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No time for "politics as usual"--comments *against* a lobbying focus

Robert Michael Hoff writes:

> While I agree that the cypherpunk list is too fragmented and informal to
> pass off as a coherent lobbying group, there remains a very deep need to get
> information out to the "general public" (read as, "people who might have
> heard about something the NSA is doing, but don't quite remember what....")
> Lets face it.  For all the successful lobbying EFF and CSPR and individuals
> have done, upwards of 75% of the population won't recognize the word Clipper.
> This needs to change, since the NSA depends on the masses to be uninformed
> for Clipper to become reality.  Press kits and making the cypherpunk label
> known are steps in the right direction, but we need to go more directly to
> the people.  And sadly, probably the most successful way to stimulate debate
> and educate in the United States is best demonstrated by...

I wish you luck on your creation of this public relations campaign,
the financing and production of a "Harry and Louise" (??...I never saw
it) television campaign, etc.

Just don't call your campaign "Cypherpunks," as you don't speak for

I'm not trying to sound snippy and testy here. If you and the others
who are advocating an aggressive media and public education campaign
can raise the money, get the stuff produced, and so forth, then more
power to you.

But it ain't a Cypherpunks thing. So don't call it that. Cypherpunks
write code, as Eric Hughes says. Or as Phil Karn has expanded on
wonderfully: "Don't get mad, get even--write code."

As we've discussed, this doesn't mean that writing C or Perl is the
only valid thing to do, or that all Cypherpunks activity revolves
around this. Rather, it recogizes that fact that the coming changes
that center around strong crypto will be most influenced by actual
tools, capabilities, digital banks, message pools, reputation servers,
data havens, and the like, more so than by "public opinion." And
several groups _already_ exist to lobby, located in Washington and
staffed by lawyers, media relations people, fund-raisers, etc. (A new
one, "EPIC," just got launched with much hoopla this past week.)

They have what we don't have: a centralized band of "public policy"
types, a budget, offices, etc. And we have what they _don't_ have:
hackers and crypto experts, subversive folks willing to violate export
laws, guerilla activists, etc. But you knew that.

> "Harry and Louise"
> You know, that annoying commercial the insurance industry ran?  That Bill
> was concerned enough about to parody?  It's time the Clipper debate got
> one too.  Mind you, we'd keep ours factual and non-sensational, but interesting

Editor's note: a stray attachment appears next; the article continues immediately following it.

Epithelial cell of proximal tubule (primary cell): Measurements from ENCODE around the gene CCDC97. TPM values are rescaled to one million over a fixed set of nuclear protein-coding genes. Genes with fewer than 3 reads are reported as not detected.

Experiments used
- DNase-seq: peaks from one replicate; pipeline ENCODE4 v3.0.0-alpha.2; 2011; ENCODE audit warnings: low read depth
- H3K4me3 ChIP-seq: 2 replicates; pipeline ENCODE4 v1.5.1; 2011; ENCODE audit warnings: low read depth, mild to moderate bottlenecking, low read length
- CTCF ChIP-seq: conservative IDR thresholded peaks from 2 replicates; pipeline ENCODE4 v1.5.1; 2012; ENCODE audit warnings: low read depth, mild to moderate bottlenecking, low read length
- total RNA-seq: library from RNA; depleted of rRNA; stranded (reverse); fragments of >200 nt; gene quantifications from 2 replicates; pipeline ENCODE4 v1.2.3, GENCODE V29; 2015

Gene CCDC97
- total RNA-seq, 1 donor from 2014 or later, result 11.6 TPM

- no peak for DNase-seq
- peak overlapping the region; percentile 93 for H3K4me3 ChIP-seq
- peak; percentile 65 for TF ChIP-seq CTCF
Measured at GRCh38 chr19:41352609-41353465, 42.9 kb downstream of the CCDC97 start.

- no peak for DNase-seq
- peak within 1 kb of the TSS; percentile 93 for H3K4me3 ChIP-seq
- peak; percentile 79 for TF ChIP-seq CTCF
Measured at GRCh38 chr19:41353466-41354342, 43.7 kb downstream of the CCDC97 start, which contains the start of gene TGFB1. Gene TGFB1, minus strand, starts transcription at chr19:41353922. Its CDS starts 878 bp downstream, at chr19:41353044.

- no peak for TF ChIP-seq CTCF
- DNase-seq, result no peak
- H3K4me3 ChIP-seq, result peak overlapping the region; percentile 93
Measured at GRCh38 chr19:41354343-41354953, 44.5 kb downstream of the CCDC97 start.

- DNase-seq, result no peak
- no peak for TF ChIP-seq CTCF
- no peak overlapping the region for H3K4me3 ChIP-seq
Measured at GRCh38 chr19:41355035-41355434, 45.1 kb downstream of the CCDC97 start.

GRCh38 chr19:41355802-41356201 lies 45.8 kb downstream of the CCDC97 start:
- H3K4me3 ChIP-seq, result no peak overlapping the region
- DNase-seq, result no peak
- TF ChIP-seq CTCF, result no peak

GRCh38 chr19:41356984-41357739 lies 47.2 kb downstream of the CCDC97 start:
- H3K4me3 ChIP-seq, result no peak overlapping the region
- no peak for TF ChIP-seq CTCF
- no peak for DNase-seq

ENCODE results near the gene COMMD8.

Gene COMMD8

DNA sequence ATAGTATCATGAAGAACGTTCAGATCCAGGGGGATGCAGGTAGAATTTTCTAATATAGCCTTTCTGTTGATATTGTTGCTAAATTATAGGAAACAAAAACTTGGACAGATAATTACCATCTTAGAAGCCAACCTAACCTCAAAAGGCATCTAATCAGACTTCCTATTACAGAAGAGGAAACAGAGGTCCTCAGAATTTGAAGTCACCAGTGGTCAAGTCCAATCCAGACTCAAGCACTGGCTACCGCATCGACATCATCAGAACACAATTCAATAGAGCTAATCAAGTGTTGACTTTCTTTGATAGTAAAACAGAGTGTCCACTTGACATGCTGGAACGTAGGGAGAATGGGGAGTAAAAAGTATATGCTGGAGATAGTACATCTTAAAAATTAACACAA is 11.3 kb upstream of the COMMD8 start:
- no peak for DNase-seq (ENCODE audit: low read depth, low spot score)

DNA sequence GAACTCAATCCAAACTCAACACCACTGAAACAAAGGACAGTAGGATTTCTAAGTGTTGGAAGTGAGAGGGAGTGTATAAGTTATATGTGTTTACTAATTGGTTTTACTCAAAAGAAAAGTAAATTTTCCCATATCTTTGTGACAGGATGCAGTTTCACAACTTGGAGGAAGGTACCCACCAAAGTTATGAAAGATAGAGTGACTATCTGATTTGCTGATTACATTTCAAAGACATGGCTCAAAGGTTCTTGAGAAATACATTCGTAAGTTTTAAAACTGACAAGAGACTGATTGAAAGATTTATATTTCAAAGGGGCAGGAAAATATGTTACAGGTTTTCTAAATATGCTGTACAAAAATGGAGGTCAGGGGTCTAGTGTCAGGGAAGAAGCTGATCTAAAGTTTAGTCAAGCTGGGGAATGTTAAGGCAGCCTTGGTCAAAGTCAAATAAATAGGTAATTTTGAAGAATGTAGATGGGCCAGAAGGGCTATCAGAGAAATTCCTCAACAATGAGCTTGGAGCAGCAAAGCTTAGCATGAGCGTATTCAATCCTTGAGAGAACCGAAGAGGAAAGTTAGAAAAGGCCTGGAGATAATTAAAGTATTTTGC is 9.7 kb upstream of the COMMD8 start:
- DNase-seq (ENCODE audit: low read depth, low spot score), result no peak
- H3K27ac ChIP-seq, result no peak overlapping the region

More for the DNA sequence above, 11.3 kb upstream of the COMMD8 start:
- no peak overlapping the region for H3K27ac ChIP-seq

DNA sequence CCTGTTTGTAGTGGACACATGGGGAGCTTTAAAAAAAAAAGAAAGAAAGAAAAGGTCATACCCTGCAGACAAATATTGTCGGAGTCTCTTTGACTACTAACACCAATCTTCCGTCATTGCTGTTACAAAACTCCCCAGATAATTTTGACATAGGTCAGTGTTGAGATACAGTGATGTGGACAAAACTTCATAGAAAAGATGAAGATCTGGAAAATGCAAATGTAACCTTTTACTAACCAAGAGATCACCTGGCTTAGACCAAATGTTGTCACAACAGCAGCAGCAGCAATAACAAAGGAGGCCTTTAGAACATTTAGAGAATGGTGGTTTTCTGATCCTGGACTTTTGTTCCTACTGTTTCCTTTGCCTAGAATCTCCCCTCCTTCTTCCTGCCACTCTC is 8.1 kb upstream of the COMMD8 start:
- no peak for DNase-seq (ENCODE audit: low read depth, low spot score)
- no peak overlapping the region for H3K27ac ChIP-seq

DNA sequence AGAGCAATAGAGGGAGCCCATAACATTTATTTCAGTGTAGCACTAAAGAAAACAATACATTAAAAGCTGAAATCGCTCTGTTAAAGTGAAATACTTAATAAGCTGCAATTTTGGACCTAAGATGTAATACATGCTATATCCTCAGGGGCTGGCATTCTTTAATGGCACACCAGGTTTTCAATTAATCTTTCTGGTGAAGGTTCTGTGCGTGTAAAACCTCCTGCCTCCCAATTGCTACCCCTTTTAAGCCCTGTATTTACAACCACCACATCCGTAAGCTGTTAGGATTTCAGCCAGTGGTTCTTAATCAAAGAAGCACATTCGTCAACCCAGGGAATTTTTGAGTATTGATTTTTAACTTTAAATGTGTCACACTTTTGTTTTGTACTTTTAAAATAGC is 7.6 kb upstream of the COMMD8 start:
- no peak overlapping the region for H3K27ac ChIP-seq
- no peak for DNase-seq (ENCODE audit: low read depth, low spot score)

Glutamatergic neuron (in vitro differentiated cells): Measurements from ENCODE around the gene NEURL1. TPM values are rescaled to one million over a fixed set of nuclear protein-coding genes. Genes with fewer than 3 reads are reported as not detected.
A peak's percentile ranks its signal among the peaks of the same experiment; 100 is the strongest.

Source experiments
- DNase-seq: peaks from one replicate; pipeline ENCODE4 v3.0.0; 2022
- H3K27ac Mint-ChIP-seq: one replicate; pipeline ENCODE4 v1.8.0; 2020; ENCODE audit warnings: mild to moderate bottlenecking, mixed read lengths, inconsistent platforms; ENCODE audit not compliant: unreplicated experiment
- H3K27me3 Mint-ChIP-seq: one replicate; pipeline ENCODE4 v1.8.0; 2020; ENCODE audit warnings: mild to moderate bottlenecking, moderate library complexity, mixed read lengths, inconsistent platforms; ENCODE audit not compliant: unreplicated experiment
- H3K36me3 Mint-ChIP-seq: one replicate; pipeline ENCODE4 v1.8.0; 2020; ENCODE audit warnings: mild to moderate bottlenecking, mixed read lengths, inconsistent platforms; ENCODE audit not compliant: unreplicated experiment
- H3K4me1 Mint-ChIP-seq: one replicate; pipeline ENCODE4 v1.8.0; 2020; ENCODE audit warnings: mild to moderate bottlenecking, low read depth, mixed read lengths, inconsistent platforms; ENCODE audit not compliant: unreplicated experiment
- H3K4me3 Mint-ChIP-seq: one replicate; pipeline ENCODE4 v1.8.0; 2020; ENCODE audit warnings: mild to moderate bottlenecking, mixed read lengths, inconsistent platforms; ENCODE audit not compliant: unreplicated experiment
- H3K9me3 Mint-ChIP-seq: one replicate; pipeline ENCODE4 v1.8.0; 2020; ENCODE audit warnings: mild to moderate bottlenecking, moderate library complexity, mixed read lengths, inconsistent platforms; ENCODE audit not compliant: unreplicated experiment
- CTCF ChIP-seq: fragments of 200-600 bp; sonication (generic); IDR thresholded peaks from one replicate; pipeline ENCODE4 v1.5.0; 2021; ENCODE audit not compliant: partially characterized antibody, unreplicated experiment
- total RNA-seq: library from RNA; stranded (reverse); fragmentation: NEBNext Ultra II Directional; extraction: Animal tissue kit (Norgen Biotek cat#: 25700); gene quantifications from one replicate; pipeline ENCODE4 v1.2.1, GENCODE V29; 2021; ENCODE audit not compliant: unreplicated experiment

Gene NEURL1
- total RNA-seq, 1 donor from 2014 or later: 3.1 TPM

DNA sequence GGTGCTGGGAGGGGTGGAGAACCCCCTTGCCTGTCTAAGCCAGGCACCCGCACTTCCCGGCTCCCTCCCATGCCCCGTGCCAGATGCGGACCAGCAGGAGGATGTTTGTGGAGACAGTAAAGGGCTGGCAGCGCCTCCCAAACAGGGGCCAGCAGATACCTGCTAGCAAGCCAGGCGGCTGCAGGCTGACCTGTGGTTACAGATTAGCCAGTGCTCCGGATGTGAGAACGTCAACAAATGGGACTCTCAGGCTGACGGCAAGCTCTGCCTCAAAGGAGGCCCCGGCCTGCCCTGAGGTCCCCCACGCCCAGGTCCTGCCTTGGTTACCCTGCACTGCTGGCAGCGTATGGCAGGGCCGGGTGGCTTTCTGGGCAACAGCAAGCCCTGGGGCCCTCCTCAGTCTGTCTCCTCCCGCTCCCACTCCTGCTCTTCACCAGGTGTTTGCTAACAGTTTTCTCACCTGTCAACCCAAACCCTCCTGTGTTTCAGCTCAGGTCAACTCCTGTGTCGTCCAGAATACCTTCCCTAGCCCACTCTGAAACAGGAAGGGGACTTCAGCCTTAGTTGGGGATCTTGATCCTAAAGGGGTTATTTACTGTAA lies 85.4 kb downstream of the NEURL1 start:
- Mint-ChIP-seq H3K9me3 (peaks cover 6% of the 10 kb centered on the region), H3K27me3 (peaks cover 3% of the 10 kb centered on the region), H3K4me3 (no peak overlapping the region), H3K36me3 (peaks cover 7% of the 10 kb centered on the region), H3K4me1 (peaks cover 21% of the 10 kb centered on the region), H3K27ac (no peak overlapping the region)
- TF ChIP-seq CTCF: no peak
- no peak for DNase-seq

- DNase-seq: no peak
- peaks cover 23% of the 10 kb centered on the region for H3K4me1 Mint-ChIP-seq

> enough to catch the eye of Joe and Mary Blow at the dinner table.

This comes up every few months. Pray tell, just where will the
multi-million dollar budget to finance this series of ads come from?
(The last such "proposal" was that the Cyherpunks buy a series of
30-minute "infomercials" to educate the public. Several minor flaws:

a. such infomercials would be tuned-out by 97% of the population
("Look, Marge, it's a commercial about the dangers of Capstone and the
benefits of free use of RSA and Diffie-Hellman key exchange!")

(the subject is mostly too complicated for public debate, except at
the level of public opinion about the overall concept, where the
Time/CNN already has us way out ahead at 80% opposed to Clipper.)

b. call up a few t.v. shows and find out the ad rates, locally and
nationally. Then you'll see why the insurance business can run ads
like this, but a band of Cypherpunks can't. (Unless you and your
friends plan to pay for it yourselves. And don't make vague noises
about "fund-raisers.")

c. Clipper is primarily and Executive Branch issue. Doesn't mean it
won't be derailed, and our views are helping in some small way. But
it's not something that has to pass through Congress. (Digital
Telephony is another matter.)

d. whatever we spend, proponents can also spend. And both NSA and AT&T
have deep pockets (I've never seen an NSA ad, but they can funnel the
money into other places).

e. finally, it *still* wouldn't be a Cypherpunks thing....we have no
voting system, no rulers, no bylaws, no nothing.

> their rules: who dominates public debate wins, not who's right.  And the
> anti-Clipper movement needs to quit the discussion-group mode and move into
> action.  Very, very soon.

Yeah, work on code!

A better use of some raised cash--which you are berating us for not
raising--would be to finance Phil Zimmermann's "Pretty Good Voice
Privacy," or the similar efforts of others (described here in several
recent posts).

The technological leverage obtainable this way is what has made the
current strong crypto issue arise. This is the stunning power of
hackers and Samizdat publishers and offshore financial markets...it
changes the equation.

It ain't politics as usual.

--Tim May

Timothy C. May         | Crypto Anarchy: encryption, digital money,  
[email protected]       | anonymous networks, digital pseudonyms, zero
408-688-5409           | knowledge, reputations, information markets, 
W.A.S.T.E.: Aptos, CA  | black markets, collapse of governments.
Higher Power: 2^859433 | Public Key: PGP and MailSafe available.
"National borders are just speed bumps on the information superhighway."